Watching my phone sink to the bottom of a 40-foot lake somewhere in Western Maine was not how I planned to start my seven-day getaway in the US's northeasternmost state. But surrounded by the outdoors, I opted to embrace the disconnect and worry about my phone troubles after I returned home. Luckily, my trusty Leica M6 remained safe and dry, and I had bag full of 35mm film along for the trip.
I didn’t know what to expect from my first visit to Maine, but with a loose schedule and a few areas mapped out, I had high hopes it was the ideal place to close out summer on a good note. When most people think of Maine, they imagine the rocky coastline and small, picturesque fishing villages along the Atlantic. But just 55 miles from Portland is Western Maine, better known as the Lakes and Mountains region, a lesser-visited area that's equally idyllic. This, and a small cabin a few miles from the Mahoosuc Mountain Range, was my base camp for the trip.
With my phone at the bottom of the lake just behind the cabin, I went for a canoe paddle every morning instead of the usual endless digital scroll. It slowed me down, and allowed me to appreciate the quiet moments around me: the sound of loons, Golden Eagles scanning the water for fish.
I spent the afternoons lounging at the cabin or hiking in the surrounding mountains. The nearby Rumford Whitecap Mountain Preserve was a moderate 5.8-mile out-and-back trail that rewarded us with 360-degree views of the surrounding landscapes and fresh blueberries ripe for the picking. Then there was Grafton Notch State Park, a conserved area along the Mahoosuc Range that's known to be some of the most challenging terrain along the Appalachian Trail. We opted for its moderate trails though, and still found plenty of waterfalls and gorges. After hiking, we soaked our tired bodies in Steps Falls Preserve's cascading water and natural pools.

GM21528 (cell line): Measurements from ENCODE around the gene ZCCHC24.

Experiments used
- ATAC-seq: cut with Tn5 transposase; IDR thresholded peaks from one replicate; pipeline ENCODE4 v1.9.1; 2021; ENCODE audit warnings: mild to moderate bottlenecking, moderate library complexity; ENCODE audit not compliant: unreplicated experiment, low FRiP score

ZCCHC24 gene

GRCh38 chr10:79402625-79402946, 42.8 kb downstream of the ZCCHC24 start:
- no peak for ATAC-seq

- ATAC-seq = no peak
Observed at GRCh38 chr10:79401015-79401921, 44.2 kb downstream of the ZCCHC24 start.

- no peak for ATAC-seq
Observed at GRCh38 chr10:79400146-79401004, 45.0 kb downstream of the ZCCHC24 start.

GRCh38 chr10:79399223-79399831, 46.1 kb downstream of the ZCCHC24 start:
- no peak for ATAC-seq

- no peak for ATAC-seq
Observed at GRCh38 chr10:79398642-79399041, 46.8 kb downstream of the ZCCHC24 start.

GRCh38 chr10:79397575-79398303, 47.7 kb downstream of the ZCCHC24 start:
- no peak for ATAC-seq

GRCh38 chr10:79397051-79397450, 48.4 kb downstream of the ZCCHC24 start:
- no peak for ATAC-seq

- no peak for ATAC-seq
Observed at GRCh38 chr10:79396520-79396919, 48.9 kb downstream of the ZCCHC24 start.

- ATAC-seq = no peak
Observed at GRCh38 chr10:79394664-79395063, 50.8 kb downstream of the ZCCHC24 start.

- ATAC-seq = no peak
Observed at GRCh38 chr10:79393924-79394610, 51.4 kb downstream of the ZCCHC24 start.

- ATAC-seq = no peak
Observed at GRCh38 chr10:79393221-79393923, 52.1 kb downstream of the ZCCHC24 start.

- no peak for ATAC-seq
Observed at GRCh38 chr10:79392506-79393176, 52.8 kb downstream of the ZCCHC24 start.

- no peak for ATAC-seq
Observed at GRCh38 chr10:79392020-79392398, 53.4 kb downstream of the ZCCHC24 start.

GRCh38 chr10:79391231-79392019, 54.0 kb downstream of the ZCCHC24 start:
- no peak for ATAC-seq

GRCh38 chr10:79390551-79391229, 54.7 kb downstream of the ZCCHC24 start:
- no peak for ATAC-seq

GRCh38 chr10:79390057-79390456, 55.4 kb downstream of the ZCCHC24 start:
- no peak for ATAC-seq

"Like every other night, we ended the day sitting around the campfire as the sun faded over the lake."
After a few days, we exchanged our mountain views for an obligatory visit to the coast. Its craggy form creates endless places to see and explore—we trekked along the fog filled beach at Reid State Park, ate one-to-many lobster rolls from Five Island Lobster Co., had a drink at Bissell Brothers Brewing and made a stop at Portland Head Lighthouse before it was time to leave the tourist-filled streets behind and return to our secluded cabin in the woods. Like every other night, we ended the day sitting around the campfire as the sun faded over the lake.
The Mahoosuc Range runs just along the northern extension of New Hampshire's White Mountains. Getting there is a short trip, and a bucket-list drive up Mount Washington, the highest peak in the Northeast, seemed like the perfect way to end our trip. It didn't disappoint; winding our way up the narrow, dusty, and, yes, tourist-filled dirt road to the summit was both exhilarating and downright frightening. The views made every second of the thirty-minute car ride up the famed Auto Road worth it, and the summit had us forgetting all about the eight-plus-hour car ride back to Pennsylvania.